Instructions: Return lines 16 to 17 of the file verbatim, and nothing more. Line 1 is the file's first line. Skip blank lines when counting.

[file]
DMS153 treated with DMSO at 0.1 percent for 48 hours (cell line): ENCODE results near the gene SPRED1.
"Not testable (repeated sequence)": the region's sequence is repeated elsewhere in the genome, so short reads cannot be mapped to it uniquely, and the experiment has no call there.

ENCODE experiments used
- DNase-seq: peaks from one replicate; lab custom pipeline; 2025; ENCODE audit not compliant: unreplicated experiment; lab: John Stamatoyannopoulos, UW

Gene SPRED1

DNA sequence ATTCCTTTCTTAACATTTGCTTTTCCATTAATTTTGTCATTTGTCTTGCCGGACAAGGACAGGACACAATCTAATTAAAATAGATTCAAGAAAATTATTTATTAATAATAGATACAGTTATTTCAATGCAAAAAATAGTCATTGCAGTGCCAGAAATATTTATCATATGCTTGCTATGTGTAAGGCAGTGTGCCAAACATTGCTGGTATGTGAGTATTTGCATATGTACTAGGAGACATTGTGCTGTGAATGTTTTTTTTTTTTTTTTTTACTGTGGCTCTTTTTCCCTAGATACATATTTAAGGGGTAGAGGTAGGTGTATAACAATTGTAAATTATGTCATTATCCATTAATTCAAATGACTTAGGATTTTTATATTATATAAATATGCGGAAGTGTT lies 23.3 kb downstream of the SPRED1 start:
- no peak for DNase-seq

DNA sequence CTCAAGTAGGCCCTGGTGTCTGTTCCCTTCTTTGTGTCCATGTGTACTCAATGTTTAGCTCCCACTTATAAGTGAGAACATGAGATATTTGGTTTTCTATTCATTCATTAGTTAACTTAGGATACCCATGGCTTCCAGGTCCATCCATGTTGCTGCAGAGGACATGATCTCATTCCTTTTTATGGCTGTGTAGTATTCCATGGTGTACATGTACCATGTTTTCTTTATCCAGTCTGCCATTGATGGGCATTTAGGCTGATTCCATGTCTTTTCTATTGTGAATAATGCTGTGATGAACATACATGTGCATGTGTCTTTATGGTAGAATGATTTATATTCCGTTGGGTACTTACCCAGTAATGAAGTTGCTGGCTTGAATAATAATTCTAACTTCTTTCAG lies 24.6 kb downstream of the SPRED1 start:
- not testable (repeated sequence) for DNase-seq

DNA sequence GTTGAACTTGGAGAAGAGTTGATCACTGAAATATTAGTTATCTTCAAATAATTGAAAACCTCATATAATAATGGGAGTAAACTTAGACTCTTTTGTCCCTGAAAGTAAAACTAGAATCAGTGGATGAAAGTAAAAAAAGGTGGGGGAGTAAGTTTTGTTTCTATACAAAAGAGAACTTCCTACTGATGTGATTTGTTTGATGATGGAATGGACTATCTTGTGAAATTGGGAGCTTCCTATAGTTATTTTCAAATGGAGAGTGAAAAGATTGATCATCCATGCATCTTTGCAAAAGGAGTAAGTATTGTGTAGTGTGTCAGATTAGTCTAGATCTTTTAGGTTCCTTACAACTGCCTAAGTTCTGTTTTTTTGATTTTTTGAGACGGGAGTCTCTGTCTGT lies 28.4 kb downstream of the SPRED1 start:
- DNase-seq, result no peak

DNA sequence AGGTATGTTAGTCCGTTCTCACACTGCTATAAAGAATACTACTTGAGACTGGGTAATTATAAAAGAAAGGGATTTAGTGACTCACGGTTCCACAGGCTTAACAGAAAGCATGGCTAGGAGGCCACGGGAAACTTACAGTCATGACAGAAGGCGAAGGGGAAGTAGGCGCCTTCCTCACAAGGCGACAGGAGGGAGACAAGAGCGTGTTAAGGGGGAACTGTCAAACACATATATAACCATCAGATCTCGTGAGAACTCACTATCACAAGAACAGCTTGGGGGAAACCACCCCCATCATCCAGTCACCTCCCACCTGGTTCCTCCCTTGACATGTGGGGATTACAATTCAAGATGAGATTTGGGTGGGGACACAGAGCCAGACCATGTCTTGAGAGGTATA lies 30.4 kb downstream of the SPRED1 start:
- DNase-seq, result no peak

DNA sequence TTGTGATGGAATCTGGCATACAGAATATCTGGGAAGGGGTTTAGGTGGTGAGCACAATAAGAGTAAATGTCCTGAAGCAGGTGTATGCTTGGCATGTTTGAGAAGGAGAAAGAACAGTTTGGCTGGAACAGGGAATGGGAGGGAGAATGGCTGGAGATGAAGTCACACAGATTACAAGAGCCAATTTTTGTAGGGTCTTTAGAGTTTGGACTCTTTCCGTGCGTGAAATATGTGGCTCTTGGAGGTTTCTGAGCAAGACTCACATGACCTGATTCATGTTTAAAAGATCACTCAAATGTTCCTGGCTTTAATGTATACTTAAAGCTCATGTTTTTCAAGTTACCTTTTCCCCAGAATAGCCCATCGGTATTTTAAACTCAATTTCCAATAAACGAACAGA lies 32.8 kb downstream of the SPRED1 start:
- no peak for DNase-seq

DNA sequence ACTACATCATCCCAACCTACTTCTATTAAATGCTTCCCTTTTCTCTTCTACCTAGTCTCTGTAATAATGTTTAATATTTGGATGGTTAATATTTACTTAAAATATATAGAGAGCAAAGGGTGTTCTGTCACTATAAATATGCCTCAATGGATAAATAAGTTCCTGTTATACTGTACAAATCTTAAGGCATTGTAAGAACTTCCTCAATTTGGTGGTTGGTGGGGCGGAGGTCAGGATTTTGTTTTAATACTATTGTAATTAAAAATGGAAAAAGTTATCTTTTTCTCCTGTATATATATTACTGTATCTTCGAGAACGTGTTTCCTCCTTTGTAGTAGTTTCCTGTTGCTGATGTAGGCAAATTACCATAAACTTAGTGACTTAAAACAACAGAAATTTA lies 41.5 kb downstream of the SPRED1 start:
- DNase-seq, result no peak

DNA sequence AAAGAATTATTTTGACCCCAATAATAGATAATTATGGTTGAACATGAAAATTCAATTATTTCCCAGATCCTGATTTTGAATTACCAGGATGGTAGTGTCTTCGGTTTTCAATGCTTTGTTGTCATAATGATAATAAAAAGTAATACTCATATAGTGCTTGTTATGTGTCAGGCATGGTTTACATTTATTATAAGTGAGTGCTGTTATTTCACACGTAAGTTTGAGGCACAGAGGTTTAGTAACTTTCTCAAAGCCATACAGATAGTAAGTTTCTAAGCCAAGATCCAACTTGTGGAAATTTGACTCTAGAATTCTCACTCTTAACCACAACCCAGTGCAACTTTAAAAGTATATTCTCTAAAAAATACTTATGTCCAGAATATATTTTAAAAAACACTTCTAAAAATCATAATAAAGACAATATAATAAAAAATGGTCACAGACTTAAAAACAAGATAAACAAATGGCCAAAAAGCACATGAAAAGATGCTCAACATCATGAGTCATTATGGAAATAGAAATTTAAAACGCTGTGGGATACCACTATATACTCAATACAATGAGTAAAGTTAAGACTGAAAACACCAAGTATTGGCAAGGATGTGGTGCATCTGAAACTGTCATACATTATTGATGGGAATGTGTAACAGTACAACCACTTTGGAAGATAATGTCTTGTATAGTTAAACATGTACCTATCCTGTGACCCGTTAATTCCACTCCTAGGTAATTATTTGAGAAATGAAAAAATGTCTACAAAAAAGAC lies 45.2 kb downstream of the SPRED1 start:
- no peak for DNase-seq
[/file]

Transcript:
DNA sequence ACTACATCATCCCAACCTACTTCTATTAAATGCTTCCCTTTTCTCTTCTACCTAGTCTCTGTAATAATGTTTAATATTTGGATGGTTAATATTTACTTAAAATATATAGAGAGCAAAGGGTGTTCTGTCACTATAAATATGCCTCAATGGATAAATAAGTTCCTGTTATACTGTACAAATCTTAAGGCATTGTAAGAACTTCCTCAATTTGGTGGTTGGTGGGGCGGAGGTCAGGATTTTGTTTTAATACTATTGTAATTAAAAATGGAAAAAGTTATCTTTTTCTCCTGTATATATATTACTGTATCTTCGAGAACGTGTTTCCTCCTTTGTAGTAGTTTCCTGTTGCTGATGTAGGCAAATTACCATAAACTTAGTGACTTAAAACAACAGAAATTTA lies 41.5 kb downstream of the SPRED1 start:
- DNase-seq, result no peak